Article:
Variations of the Void: Sophie Crumb and Joseph Havel

DKCT Contemporary on the Bowery is currently hosting cartoonist Sophie Crumb’s debut New York show, in conjunction with the release, by W.W. Norton, of Evolution of a Crazy Artist, a full-color, chronological compilation of the artist’s drawings dating back to her early childhood. The show is organized not thematically but anthologically. There are a few pretty watercolors (in inkjet reproduction); some single- and double-page comics, including Ms. Crumb’s reworking of a section of an old Tijuana Bible; a funny portrait of reality-TV star Snooki sitting on a rocking horse reading The 48 Laws of Power, and other related, more or less sincere studies of tabloid fame; and miscellaneous watercolors and drawings, some of them made as gifts for Ms. Crumb’s more famous cartoonist parents, Robert and Aline.

In their prefaces to the book, and in the national media attention that’s come with it, all three artists, R., Aline and Sophie Crumb, acknowledge their nepotism honestly and with humility. No one is making great claims for Ms. Crumb as a fully developed artist. They propose instead that the interest of the work lies in R. Crumb’s compulsive archiving: How often can we watch an artist develop from nursery-school drawings all the way through to adulthood?

Even a bare acknowledgment of nepotism is more than we’re likely to get from most scions of the famous, but in the context of all three Crumbs’ highly confessional work, it’s disappointing. Ms. Crumb’s tabloid-style portraits of Britney and Angelina don’t illuminate the nature of their fame so much as make you wonder about Ms. Crumb’s relationship to her own. “I have let go,” she writes, on one drawing in the book, “of all that pressure of living up and being compared to ‘the Legend.'” From a personal standpoint, if that’s true, we can be happy for her; but from an artistic standpoint, we’d rather see a head-on confrontation in all its gory messiness.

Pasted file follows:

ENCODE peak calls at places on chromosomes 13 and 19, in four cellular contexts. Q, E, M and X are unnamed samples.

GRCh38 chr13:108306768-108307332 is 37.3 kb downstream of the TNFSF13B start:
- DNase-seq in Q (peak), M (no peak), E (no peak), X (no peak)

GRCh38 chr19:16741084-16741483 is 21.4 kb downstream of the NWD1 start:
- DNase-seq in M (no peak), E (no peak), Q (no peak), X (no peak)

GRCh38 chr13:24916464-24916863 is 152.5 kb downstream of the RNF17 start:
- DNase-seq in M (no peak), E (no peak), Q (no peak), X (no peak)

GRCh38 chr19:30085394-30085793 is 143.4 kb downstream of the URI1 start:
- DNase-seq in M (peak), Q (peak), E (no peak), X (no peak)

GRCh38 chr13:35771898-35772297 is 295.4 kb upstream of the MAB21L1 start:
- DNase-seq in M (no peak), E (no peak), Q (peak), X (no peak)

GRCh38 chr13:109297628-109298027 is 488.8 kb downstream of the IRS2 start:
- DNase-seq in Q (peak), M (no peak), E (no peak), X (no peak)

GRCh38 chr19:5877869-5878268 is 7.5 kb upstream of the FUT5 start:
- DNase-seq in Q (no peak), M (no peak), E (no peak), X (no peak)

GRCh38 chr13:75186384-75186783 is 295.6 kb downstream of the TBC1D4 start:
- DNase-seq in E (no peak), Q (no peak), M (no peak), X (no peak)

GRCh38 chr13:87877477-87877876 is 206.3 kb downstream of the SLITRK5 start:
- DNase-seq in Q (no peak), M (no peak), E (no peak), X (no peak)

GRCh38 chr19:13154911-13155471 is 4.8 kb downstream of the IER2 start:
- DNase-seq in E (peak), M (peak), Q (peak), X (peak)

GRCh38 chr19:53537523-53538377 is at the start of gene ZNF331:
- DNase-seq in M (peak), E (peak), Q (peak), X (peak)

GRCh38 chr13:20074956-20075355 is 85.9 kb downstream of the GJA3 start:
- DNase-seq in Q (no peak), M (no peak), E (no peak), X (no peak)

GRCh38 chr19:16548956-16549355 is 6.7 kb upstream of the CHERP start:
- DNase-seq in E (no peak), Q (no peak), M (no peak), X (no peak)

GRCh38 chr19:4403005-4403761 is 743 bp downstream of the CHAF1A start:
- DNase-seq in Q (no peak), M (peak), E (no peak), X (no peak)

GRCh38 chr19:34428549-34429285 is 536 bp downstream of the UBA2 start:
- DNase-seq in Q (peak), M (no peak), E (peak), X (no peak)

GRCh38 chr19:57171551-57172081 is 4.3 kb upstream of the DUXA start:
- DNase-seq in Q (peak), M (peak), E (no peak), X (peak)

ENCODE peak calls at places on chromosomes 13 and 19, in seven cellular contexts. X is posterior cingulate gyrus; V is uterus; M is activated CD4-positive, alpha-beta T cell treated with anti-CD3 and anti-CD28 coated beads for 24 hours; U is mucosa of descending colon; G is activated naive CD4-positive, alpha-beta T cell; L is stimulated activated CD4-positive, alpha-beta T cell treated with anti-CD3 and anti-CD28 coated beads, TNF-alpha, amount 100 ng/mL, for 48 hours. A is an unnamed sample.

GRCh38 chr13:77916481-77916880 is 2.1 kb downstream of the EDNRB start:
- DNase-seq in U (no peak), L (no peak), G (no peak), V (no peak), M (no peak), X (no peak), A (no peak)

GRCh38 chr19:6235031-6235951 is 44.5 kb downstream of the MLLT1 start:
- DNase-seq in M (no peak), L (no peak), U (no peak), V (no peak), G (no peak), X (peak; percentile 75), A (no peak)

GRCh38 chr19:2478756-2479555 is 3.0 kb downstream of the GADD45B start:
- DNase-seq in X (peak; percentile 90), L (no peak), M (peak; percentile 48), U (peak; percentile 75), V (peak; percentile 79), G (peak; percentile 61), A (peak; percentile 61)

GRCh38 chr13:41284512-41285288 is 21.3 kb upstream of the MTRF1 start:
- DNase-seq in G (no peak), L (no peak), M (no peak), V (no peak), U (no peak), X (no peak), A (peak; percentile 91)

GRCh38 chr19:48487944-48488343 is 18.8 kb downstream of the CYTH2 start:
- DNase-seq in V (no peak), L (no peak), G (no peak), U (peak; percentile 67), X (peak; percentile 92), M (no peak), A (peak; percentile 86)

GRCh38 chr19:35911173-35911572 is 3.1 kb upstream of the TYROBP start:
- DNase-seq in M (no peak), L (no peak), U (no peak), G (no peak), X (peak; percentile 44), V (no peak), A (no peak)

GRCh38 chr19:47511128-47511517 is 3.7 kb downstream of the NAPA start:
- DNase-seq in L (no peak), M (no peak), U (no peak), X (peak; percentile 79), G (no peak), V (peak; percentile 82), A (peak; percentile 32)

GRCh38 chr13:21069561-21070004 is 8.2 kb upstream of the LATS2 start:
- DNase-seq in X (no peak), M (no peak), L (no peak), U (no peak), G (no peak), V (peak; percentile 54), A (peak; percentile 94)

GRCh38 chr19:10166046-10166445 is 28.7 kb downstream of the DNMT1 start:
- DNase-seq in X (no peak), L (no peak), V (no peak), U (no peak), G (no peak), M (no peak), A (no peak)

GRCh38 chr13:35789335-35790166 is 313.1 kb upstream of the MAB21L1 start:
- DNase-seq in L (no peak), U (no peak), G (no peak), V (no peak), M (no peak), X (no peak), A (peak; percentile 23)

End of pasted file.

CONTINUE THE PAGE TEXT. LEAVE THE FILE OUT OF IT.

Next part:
JOSEPH HAVEL, AT Yvon Lambert, has on display two explorations of the substance of the void. The first, smaller piece is a hardcover copy of A Void, the novel-length lipogram written by Oulipo founder Georges Perec, and translated into English by Gilbert Adair, without the letter “e.” Mr. Havel has carefully cut every word out of the book–except, on page 101, the word “No!”

This reviewer declines to comment.

The larger piece, Seven Variations of Nothing, is described as a set of seven monochrome “paintings,” and they do, in fact, when first noticed through the gallery’s enormous windows, look like paintings. From closer up, the paintings are revealed to be plexiglass boxes filled with neat columns of white shirt labels; each is embroidered with the word “nothing,” which the artist photocopied from one of John Berryman’s Dream Songs. The labels are arranged in seven simple patterns–a square target, vertical columns, horizontal rows, diagonals and so on–but always sideways, so that the word “nothing” is only visible from the sides of the frames. Far more striking than these patterns imposed by the artist are the smaller-scale patterns that emerge naturally from the organic imperfection of the process, the labels turning and writhing under one another’s pressure like struggling sea creatures rendered as a static Platonic form.

Mr. Havel has worked with men’s shirts before, and Seven Variations can certainly be read as a mordant and complex comment on the nature of consumerist ideas of purity and beauty, their falsity and gluttonous emptiness. (Once in a hat store in Borough Park, I watched a young Hasidic man confront a dressing mirror in a black hat that, to my eyes, looked exactly like every other hat in the store, and say thoughtfully, “No, I think I liked the other one.”)

Formally, the work is a powerful demonstration that the human mind abhors a vacuum as much as nature does–that however stringent the terms of a given minimalism, the variations within those terms are as broad and important as any other artistic choices, and that a formal depiction of emptiness must have as much flesh as any other formed object. There’s nothing here but clear glass and white labels–but there are also a few tiny bits of stray yellow fuzz, and some of the labels show brownish discoloration, and the plexiglass gives off, from certain angles, icy blue reflections, and depending on the piece, the screws that hold the glass to the backing are either silver-colored or bronze, and the plywood backing itself is four different shades of tan, and all these colors are necessary to create an impression of whiteness that’s interesting to look at.

editorial@observer.com

Variations of the Void: Sophie Crumb and Joseph Havel